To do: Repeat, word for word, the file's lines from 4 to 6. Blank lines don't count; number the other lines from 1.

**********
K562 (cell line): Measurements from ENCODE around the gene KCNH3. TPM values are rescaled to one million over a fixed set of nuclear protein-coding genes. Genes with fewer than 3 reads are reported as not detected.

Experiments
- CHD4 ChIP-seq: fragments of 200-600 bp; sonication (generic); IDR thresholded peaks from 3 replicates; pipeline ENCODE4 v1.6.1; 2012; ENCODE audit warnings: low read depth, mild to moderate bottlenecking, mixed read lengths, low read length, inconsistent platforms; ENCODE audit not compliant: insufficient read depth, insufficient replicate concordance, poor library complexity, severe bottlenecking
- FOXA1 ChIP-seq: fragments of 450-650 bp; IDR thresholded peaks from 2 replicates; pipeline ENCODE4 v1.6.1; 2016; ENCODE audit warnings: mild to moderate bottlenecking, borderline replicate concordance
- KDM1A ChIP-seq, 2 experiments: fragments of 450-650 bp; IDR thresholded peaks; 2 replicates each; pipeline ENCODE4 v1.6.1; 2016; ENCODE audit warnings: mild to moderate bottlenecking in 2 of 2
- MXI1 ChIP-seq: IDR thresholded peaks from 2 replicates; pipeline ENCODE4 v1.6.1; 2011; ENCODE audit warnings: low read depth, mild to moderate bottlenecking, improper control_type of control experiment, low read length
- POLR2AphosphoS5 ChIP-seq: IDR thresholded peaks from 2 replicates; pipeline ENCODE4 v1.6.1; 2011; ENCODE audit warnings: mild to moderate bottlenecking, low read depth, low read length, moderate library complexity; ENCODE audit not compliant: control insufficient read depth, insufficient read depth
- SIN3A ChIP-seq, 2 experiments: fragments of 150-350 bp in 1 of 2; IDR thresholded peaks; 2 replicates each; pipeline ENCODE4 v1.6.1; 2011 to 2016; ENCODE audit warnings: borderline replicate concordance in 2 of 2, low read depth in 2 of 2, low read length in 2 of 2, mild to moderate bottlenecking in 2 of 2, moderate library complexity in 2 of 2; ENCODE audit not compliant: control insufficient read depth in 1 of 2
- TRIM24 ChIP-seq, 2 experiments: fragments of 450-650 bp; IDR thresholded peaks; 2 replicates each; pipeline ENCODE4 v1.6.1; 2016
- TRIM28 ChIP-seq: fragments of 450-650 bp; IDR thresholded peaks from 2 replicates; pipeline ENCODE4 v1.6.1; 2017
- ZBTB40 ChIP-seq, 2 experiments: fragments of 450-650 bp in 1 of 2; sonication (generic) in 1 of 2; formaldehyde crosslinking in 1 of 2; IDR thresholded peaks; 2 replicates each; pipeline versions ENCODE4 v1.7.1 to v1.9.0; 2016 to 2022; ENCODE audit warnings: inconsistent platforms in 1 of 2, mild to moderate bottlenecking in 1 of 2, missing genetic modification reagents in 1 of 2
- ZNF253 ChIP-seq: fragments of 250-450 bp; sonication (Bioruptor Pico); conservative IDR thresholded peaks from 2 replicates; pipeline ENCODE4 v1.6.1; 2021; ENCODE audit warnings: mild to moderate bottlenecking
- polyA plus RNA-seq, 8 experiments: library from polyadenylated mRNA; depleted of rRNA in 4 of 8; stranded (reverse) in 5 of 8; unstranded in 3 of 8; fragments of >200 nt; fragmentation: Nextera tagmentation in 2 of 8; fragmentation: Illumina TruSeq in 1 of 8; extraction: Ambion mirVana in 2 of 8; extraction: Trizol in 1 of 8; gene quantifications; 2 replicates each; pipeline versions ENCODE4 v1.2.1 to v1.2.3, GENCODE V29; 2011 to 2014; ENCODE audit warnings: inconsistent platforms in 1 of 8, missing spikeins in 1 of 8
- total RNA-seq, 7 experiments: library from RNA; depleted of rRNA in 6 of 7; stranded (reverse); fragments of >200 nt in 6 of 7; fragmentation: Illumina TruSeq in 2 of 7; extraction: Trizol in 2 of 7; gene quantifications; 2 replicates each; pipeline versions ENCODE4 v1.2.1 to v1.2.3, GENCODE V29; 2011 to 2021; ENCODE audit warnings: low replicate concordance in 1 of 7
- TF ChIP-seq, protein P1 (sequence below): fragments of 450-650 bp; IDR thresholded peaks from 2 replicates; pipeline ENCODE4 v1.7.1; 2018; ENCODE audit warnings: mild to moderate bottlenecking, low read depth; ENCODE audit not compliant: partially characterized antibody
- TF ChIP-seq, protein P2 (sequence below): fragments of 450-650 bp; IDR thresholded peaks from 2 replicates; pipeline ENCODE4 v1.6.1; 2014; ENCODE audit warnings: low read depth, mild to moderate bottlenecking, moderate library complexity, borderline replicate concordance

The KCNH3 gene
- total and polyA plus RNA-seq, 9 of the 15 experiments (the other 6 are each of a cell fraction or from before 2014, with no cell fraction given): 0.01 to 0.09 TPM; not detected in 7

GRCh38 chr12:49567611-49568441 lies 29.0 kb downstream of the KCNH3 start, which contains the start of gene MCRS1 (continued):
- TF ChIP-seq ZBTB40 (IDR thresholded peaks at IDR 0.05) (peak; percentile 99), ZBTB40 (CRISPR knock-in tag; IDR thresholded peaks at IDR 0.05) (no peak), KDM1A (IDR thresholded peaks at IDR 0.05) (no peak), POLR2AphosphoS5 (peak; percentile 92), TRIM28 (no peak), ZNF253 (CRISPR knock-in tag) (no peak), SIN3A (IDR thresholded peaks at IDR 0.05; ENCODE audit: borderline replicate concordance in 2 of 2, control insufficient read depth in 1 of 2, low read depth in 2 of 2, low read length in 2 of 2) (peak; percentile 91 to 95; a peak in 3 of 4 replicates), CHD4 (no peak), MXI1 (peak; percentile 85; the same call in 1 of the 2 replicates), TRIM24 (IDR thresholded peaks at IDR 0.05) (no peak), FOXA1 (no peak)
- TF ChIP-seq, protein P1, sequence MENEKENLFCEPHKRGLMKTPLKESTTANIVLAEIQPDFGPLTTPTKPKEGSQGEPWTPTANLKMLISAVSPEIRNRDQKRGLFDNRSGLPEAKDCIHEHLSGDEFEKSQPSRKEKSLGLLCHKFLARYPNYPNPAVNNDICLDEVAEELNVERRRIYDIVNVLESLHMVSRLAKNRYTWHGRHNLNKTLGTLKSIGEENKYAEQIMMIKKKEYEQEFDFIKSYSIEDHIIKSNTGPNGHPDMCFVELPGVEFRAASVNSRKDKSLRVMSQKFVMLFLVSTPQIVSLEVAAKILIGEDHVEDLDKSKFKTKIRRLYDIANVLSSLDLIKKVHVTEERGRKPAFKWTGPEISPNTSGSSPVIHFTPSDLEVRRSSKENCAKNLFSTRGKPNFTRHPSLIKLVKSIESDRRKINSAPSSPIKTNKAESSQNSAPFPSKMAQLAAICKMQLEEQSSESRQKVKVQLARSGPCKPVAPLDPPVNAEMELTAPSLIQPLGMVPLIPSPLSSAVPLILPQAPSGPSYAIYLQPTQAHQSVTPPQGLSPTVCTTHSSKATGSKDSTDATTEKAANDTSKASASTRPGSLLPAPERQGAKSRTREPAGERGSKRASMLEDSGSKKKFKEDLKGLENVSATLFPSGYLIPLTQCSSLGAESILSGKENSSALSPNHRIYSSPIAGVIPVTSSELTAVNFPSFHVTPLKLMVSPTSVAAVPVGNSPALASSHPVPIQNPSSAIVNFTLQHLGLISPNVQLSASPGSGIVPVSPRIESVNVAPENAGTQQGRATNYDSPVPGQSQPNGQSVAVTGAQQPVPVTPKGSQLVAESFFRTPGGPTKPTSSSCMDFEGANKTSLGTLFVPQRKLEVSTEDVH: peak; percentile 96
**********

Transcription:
- FOXA1 ChIP-seq: fragments of 450-650 bp; IDR thresholded peaks from 2 replicates; pipeline ENCODE4 v1.6.1; 2016; ENCODE audit warnings: mild to moderate bottlenecking, borderline replicate concordance
- KDM1A ChIP-seq, 2 experiments: fragments of 450-650 bp; IDR thresholded peaks; 2 replicates each; pipeline ENCODE4 v1.6.1; 2016; ENCODE audit warnings: mild to moderate bottlenecking in 2 of 2
- MXI1 ChIP-seq: IDR thresholded peaks from 2 replicates; pipeline ENCODE4 v1.6.1; 2011; ENCODE audit warnings: low read depth, mild to moderate bottlenecking, improper control_type of control experiment, low read length